Will semesters change the team's voluntary hours

When the season opens up this year, each student-athlete will have already had 8 full days of class, very different than what the upper-classmen will be used to.

There are, conversely, many advantages and disadvantages to the incoming situation and semesters affect the entire athletic department, not just football.

Ohio State athletics spokesman Jerry Emig told The Lantern in an email:

“Under the quarter system, OSU student-athletes in the winter and spring sports could not begin this instruction until the quarter began, leaving them at a considerable disadvantage to other schools, whose student-athletes in those sports were able to start the first day of their fall semesters.”

So, with all sports considered, the move could be beneficial. Here's my break down of the pros and cons with football as the top priority:

CONS

  • Less "free-time" for football team members to prepare for the season without the worry of classes, homework, quizzes and exams for 3-4 weeks. Countless extra hours of studying film, conditioning, and team building will have to be balanced out with school work. The focus was entirely on football for weeks into the season.
  • Ticket allocation has to be changed. In the past, students were not on campus until mid-September (upper class) or the week of classes (freshmen). Now, students will be on campus for the entire season demanding football tickets for those out of conference games. Alumni were allotted 160K tickets in past seasons, many of them for the games prior to Big Ten play, since the students were not yet demanding tickets. The athletic department has made changes and will reduce student tickets per game from 30,000 to 28,700 and faculty tickets from 15,000 to 13,700. The school will offer students both a four-game package and an all-eight home games package.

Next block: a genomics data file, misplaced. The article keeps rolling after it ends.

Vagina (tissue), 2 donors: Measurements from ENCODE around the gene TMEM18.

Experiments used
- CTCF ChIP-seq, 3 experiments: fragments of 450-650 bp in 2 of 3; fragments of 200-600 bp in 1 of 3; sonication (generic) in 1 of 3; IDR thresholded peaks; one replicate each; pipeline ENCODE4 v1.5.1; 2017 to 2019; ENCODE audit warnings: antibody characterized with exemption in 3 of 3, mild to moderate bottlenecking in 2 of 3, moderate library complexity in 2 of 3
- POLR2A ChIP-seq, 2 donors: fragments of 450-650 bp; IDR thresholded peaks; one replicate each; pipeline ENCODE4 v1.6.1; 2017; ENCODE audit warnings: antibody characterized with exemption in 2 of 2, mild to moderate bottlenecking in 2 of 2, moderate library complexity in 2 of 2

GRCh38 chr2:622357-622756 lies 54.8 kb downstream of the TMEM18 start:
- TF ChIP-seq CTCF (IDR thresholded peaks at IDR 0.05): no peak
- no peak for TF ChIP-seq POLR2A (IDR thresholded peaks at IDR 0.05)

PROS

  • Those football players with NFL aspirations will benefit as a rule limits players to one rookie camp until class graduation. This rule has made it extremely difficult for those players in the past, especially those in jeopardy of making a team.
  • Basketball players leaving early for the NBA will impact the program less by not costing the program valuable APR points. APR (academic progress rate) is calculated by each student-athlete receiving athletically related financial aid earns one retention point for staying in school and one eligibility point for being academically eligible. A team’s total points are divided by the points possible and then multiplied by one thousand to equal the team’s Academic Progress Rate score. With school ending sooner in the spring, leaving early will not cost the school the same way it has been.